Sunday, January 28, 2018

Do White Nationalists Deserve a "Seat at the Table?" Ross Douthat Thinks So.

Donald Trump didn't create an era of white nationalism. He just discovered that white racists are out there waiting to be used politically, just as Nixon realized the South could be used as a block to underpin Republicanism, which is now Conservationism 101. But give white nationalists a seat at the table? You've got to be shitholing me.

Stephen Miller actually sitting at a table. Can un-American activities be
far behind? Or is it deeply American to be aggrieved at brown people?
Maybe so, or definitely so? I'm thinking definitely so, and that's not good.

Not a few people took offense at Ross Douthat's Sunday column suggesting that we get nowhere if the anti-immigrationists don't get to be part of the negotiations on the  immigration bill that has become front and center in the national debate. Yet Douthat pressed on:
The present view of many liberals seems to be that restrictionists can eventually be steamrolled — that the same ethnic transformations that have made white anxiety acute will eventually bury white-identity politics with sheer multiethnic numbers.

But liberals have been waiting 12 years for that “eventually” to arrive, and instead Trump is president and the illegal immigrants they want to protect are still in limbo. So maybe it would be worth trying to actually negotiate with Stephen Miller, rather than telling Trump that he needs to lock his adviser in a filing cabinet, slap on a “beware of leopard” sign, and hustle out to the Rose Garden to sign whatever Durbin and Graham have hashed out.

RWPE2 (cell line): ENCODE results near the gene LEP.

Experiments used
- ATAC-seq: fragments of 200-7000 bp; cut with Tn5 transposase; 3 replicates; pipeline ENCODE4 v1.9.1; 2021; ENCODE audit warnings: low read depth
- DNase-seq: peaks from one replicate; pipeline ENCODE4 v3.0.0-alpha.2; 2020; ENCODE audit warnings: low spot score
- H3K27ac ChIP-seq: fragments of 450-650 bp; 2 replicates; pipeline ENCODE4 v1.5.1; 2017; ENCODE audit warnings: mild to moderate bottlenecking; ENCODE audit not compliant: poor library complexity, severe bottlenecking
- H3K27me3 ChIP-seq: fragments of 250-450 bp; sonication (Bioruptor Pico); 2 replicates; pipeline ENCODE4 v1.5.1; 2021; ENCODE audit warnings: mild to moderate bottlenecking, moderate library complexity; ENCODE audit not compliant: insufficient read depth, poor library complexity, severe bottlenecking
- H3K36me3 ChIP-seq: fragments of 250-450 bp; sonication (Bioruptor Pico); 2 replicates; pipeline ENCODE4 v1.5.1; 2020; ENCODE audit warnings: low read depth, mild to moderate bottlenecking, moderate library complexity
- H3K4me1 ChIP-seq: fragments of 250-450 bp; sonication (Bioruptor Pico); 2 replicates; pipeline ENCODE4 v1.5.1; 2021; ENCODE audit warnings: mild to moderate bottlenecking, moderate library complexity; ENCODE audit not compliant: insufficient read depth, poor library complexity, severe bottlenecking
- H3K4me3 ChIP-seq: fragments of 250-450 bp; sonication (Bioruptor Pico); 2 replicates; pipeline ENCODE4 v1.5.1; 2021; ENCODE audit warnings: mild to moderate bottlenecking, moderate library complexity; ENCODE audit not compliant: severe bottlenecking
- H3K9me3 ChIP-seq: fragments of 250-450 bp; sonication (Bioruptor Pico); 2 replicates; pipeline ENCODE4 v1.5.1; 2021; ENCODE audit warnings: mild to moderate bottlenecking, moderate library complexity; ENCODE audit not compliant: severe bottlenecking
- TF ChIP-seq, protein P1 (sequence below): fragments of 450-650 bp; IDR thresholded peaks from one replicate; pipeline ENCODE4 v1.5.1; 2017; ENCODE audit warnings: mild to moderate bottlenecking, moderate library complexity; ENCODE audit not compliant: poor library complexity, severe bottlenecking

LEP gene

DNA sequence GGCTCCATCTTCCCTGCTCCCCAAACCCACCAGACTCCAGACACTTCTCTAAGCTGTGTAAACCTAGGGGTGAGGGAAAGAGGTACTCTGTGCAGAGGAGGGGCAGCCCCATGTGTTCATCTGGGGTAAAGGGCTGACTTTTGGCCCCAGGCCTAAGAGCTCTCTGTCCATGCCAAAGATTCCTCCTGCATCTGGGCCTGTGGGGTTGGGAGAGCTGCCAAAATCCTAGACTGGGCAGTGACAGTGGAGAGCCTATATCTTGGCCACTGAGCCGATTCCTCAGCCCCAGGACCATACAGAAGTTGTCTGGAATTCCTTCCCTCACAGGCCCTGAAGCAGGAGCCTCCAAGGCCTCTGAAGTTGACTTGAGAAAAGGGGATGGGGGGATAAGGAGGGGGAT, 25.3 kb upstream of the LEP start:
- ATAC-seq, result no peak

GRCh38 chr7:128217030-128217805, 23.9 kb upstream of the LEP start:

Now, the least funny part of this view isn't that, as usual, liberals could solve a lot of problems if, I don't know, they'd be more conservative. No, the least funny part of this is that letting Stephen Miller have a "seat at the table" is like saying that Hitler would make a seriously bad president but could maybe not ruin the world as secretary of state.

Of course, I just violated somebody's view of journalism that if you bring Hitler into it you've already lost the argument, especially because, it turns out, Stephen Miller is now being referred to as an "un-Jewish" Jew. Who knew that this descendant of immigrants -- as nearly all Americans are -- would become the Trump administration's face of white nationalism (when his boss isn't playing the lead role)?

But there's no escaping that Stephen Miller has bulled his way into the heat of the immigration battle with clear Nazi overtones to his rhetoric (oops, broke rule number two). Why would I label him so? First, because his waving of the white-nationalist flag has earned him such derision, and second, there's only a qualitative difference between concentration camps and not letting "the others" into the country in the first place.

Also, I'm not trying to win an argument. I'm just trying to buttress the view that Stephen Miller doesn't deserve a place in it. And he doesn't, unless you subscribe to the notion that being exclusionary, especially of people from shithole countries, is quintessentially American. If you do, you agree with Ross Douthat, and should go sit at a table with him.


1 comment:

  1. MILLER IS AS DARK AS ONE RACIST, BIGOT AND A NON STARTER CAN BE. CREEPING DOWN THE WHITE COLUMNS OF OUR HOUSE. HE MUST BE STOPPED BEFORE IT'S TOO LATE, IMPEACH THE TOTAL ON THE TRUMP MAFIA AND DRUMPF TOO. VOTE BLUE IN 2018

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